Ratzki said carriers can address repetitive processes with the myriad of low-code to no-code automation platform choices that have recently appeared on the market. These platforms – like Google Workflows or Microsoft Power Automate – allow carriers to take a process and connect the systems used in that process to perform a certain set of actions without the need for any programming knowledge. Basically, it takes all the information from your company that comes from things like emails or forms and build easy automations without knowing how to code.
He said this conversation is similar to LLM.
“You’re looking at it from the perspective of here’s what I have to do, and I end up doing it many times over and over again every single day,” Ratzki said. “How do I streamline that? How do I automate that so that someone can be freed up to go do something that is more important or even more profitable? Any process that involves computers in your organization is now an ideal candidate for automation through these platforms.”
Ratzki said for any organization that plays a role in the freight lifecycle, optimization platforms provide a unique avenue for exponential gains by allowing you to pool freight and subsequently reduce overall time and expense.
Integrating with 3PL platforms that automatically feed loads to a carrier is one of the most cost-effective measures a carrier can take. He said it can be as simple as signing up for apps that allow a fleet to be tracked and effectively counted as additional volume of other networks.
“You want to reduce as much friction as possible, and what I mean by friction, if you’re looking at it from a carrier perspective, you want those volumes to come to you, especially in this sort of economy. You want all barriers for potential customers of your services to be removed,” Ratzki said.
And this is easy from a technology perspective and cheap for smaller carriers, too, he said, adding that it can be a great insulator against a down economy because it eliminates the need to solicit business.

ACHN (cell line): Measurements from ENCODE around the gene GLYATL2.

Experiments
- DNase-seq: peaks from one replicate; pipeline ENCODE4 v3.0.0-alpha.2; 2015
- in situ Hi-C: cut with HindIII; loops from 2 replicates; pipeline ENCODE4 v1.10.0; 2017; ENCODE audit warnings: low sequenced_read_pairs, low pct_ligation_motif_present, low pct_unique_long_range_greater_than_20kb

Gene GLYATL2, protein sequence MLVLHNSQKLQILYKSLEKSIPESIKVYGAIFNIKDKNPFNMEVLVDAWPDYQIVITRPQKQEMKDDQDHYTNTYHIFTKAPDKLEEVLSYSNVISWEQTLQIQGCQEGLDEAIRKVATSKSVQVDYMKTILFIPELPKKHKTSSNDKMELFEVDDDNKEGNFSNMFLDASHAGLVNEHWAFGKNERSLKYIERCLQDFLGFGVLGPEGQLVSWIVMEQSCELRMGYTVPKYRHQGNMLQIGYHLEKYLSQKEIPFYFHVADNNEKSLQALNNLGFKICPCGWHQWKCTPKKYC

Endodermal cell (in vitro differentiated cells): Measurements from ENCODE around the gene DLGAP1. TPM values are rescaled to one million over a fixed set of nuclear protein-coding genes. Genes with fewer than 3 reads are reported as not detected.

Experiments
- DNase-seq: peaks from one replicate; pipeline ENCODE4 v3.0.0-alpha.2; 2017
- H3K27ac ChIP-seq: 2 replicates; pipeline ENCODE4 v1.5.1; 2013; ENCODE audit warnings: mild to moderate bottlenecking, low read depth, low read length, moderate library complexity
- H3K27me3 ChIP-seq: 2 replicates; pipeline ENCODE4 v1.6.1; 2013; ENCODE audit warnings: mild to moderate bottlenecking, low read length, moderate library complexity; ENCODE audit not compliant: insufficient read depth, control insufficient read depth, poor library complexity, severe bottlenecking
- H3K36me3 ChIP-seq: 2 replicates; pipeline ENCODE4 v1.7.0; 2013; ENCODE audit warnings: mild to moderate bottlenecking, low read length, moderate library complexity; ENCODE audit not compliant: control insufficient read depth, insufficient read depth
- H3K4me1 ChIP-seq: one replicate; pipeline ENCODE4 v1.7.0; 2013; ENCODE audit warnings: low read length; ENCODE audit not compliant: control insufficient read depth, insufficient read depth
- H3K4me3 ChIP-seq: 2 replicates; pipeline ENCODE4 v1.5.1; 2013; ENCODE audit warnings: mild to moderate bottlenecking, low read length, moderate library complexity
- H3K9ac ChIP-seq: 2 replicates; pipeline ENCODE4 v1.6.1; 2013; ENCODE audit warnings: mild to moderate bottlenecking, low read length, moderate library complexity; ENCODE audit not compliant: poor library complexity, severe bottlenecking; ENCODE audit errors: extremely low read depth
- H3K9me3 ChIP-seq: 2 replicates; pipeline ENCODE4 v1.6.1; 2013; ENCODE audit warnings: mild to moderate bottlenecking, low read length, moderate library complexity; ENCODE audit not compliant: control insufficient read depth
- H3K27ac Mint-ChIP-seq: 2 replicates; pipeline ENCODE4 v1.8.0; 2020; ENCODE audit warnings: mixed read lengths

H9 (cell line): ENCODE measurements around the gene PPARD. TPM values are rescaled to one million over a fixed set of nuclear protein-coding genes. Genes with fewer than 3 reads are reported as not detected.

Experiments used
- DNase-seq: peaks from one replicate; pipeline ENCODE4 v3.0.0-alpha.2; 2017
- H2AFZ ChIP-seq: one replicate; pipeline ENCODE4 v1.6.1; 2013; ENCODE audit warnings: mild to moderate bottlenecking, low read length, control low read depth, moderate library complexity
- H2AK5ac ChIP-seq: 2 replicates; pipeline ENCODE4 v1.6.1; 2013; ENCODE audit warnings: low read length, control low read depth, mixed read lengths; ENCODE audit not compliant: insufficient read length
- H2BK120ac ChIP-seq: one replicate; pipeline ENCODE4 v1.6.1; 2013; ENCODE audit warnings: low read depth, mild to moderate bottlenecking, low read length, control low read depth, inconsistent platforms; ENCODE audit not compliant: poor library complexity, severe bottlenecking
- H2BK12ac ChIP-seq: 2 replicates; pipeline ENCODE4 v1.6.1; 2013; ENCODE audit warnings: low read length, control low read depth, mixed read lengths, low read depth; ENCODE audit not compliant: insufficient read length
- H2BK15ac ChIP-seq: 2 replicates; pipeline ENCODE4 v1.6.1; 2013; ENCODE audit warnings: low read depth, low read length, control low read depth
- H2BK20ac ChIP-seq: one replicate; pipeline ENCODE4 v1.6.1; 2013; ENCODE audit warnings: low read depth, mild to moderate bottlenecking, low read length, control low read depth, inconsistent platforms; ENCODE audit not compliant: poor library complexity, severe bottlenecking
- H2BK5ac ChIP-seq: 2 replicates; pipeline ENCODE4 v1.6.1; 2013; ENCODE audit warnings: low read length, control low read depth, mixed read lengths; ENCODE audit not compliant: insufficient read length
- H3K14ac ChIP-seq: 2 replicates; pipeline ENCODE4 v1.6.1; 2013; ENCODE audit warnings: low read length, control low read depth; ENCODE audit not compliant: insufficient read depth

“Whether you realize it or not, if you’re that smaller carrier, when an integration is in place, business is transacting without your intervention in any way, shape or form,” he said. “It’s basically doing business without even having to really talk about it, so you’re just becoming part of a larger broader feeder network.”
Smaller carriers, Ratzki said, don’t have to start big in order to reap the benefits. He said carriers of any size can jump in easily and relatively inexpensively with these three technologies.
Most of these technologies are software as a service, offered in a subscription model in which cost comes with scale. Ratzki said carriers should experiment with a free trial or sign up for a low-cost monthly subscription to test the benefits before diving in.
“You don’t have to be a software engineer or technologist to really leverage these things. But once you once you start experimenting with them, you can quickly see the value,” he said. “I think if you’re small to medium, you’re still a very blank canvas from a technology perspective so there should be relatively no barriers.
“The smaller you are, the less capital you have to work with obviously, but in terms of non-capital-related barriers for small and medium business, you should be pretty free and clear to experiment with some of these things,” he added. “I think with the larger carriers, the conversation changes because typically you already have a large amount of technology infrastructure, so then it becomes a discovery of how do I weave this into my current technology stack; that becomes the barrier to entry.”